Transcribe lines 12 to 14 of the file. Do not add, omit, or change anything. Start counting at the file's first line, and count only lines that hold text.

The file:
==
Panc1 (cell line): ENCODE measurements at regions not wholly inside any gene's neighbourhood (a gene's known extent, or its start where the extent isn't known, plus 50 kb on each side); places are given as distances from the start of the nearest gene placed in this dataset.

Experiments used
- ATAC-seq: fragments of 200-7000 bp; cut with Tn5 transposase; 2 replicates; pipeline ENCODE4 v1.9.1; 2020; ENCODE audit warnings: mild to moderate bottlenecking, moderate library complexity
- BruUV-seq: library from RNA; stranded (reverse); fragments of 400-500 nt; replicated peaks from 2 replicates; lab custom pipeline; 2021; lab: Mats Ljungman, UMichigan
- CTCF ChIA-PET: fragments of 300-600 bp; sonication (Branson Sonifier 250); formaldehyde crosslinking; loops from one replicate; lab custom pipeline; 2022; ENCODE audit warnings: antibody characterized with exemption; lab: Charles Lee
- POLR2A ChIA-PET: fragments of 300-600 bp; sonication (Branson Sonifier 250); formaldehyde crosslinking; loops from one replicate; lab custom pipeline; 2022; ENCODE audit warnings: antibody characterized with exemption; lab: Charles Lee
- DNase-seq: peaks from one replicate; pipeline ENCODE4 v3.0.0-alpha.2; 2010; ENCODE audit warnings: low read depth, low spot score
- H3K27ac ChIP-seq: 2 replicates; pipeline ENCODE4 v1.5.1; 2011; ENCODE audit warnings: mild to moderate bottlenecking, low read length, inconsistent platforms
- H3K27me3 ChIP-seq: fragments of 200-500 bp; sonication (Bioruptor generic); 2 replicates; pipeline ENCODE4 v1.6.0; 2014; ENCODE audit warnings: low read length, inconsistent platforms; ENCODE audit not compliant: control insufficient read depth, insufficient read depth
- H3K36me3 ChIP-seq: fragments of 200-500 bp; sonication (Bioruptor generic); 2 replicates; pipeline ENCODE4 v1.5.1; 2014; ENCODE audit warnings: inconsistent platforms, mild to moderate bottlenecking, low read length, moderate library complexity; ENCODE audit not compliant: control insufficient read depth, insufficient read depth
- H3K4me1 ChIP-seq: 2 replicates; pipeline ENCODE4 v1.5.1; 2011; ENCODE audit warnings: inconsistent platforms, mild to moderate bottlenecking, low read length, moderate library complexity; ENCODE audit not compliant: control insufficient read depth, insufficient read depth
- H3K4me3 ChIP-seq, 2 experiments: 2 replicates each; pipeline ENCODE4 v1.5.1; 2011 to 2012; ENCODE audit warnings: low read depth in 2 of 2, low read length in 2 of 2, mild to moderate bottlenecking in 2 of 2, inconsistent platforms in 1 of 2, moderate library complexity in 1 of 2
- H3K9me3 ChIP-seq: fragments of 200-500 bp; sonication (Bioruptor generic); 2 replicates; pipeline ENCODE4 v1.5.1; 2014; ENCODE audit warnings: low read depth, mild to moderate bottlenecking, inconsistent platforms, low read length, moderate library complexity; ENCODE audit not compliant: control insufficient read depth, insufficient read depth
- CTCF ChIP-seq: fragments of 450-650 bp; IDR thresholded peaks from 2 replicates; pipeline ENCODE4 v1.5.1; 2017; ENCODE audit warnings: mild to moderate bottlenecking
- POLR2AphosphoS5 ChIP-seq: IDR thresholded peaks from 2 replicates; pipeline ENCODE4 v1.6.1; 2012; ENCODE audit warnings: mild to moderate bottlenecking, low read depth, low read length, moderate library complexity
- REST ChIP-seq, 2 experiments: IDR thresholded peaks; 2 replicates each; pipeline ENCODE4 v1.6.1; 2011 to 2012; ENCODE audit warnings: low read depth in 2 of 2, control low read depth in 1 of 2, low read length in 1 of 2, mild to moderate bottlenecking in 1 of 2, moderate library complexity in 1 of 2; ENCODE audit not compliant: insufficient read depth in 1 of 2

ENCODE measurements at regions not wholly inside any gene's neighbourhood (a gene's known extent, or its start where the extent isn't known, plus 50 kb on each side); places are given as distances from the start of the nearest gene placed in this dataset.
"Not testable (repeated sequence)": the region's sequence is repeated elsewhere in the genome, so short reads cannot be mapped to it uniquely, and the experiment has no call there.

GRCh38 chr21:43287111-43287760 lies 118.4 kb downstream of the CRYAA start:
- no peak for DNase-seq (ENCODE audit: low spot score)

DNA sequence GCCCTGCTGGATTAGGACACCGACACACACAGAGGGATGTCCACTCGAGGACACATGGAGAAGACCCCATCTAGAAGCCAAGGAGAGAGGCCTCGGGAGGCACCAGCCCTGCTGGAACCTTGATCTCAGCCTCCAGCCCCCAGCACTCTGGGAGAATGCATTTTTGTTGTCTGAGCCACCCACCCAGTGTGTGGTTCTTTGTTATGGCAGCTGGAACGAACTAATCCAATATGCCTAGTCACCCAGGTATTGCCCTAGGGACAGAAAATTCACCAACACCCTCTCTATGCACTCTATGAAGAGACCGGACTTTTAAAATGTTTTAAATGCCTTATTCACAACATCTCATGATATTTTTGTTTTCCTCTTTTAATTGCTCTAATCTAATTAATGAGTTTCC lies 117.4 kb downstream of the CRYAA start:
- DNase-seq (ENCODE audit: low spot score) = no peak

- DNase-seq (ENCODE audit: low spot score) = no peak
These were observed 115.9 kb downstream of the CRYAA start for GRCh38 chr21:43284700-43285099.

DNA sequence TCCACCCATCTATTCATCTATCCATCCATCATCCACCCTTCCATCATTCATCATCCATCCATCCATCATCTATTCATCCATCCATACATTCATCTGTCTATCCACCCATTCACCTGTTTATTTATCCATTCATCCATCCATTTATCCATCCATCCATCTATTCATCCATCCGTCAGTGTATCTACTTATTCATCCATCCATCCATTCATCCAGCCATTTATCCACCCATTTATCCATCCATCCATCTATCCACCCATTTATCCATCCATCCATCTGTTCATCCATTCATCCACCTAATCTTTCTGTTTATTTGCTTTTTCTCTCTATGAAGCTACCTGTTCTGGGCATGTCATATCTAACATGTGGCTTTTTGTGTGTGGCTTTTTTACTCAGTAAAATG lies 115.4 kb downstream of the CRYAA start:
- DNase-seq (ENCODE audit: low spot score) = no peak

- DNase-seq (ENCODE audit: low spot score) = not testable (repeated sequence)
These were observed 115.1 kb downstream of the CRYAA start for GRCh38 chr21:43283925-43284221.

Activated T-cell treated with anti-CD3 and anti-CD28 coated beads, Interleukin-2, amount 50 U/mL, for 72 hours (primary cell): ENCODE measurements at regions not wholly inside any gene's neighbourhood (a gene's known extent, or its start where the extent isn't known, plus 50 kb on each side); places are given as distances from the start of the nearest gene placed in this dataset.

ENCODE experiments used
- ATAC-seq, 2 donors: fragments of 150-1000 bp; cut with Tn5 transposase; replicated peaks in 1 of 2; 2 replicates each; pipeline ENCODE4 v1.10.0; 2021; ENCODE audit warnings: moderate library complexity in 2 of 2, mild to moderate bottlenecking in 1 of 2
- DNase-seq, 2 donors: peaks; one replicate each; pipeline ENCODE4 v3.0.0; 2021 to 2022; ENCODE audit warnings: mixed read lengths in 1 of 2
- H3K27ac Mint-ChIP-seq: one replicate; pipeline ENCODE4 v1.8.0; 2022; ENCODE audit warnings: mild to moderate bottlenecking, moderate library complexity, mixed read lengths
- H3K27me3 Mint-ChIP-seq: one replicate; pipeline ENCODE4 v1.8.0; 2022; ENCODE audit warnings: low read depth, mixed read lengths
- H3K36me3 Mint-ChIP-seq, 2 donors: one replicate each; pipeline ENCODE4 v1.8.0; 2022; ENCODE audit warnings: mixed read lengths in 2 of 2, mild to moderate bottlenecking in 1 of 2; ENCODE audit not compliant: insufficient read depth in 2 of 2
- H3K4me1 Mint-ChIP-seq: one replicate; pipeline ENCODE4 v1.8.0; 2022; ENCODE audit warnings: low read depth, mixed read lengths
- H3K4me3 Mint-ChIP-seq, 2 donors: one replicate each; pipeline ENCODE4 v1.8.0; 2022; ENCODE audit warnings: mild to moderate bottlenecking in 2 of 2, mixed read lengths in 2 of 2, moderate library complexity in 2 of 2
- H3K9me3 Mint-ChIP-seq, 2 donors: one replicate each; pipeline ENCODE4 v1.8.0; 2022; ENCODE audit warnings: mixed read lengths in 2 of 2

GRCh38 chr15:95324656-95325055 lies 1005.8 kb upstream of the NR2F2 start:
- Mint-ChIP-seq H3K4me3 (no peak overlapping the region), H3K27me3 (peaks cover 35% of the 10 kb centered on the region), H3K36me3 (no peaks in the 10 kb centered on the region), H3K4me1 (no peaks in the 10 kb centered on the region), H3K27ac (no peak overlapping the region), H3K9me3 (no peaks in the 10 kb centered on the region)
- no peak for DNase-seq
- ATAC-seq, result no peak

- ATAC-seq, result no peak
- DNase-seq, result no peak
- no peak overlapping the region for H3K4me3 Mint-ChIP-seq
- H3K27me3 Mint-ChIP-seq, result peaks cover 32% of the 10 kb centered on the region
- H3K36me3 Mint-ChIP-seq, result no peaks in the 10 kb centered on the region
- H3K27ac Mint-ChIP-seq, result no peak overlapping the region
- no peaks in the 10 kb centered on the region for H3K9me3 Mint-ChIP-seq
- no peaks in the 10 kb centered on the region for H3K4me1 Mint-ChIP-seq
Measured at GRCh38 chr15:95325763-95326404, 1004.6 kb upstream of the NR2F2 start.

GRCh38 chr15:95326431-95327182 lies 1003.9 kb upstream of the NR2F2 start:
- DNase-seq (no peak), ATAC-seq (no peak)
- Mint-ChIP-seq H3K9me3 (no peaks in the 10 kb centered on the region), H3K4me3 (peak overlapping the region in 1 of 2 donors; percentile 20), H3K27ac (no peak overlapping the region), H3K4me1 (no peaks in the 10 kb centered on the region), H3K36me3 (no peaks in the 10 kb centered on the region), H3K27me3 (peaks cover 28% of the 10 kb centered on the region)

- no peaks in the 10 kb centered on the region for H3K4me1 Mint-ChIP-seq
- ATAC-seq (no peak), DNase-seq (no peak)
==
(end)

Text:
- H3K4me3 ChIP-seq, 2 experiments: 2 replicates each; pipeline ENCODE4 v1.5.1; 2011 to 2012; ENCODE audit warnings: low read depth in 2 of 2, low read length in 2 of 2, mild to moderate bottlenecking in 2 of 2, inconsistent platforms in 1 of 2, moderate library complexity in 1 of 2
- H3K9me3 ChIP-seq: fragments of 200-500 bp; sonication (Bioruptor generic); 2 replicates; pipeline ENCODE4 v1.5.1; 2014; ENCODE audit warnings: low read depth, mild to moderate bottlenecking, inconsistent platforms, low read length, moderate library complexity; ENCODE audit not compliant: control insufficient read depth, insufficient read depth
- CTCF ChIP-seq: fragments of 450-650 bp; IDR thresholded peaks from 2 replicates; pipeline ENCODE4 v1.5.1; 2017; ENCODE audit warnings: mild to moderate bottlenecking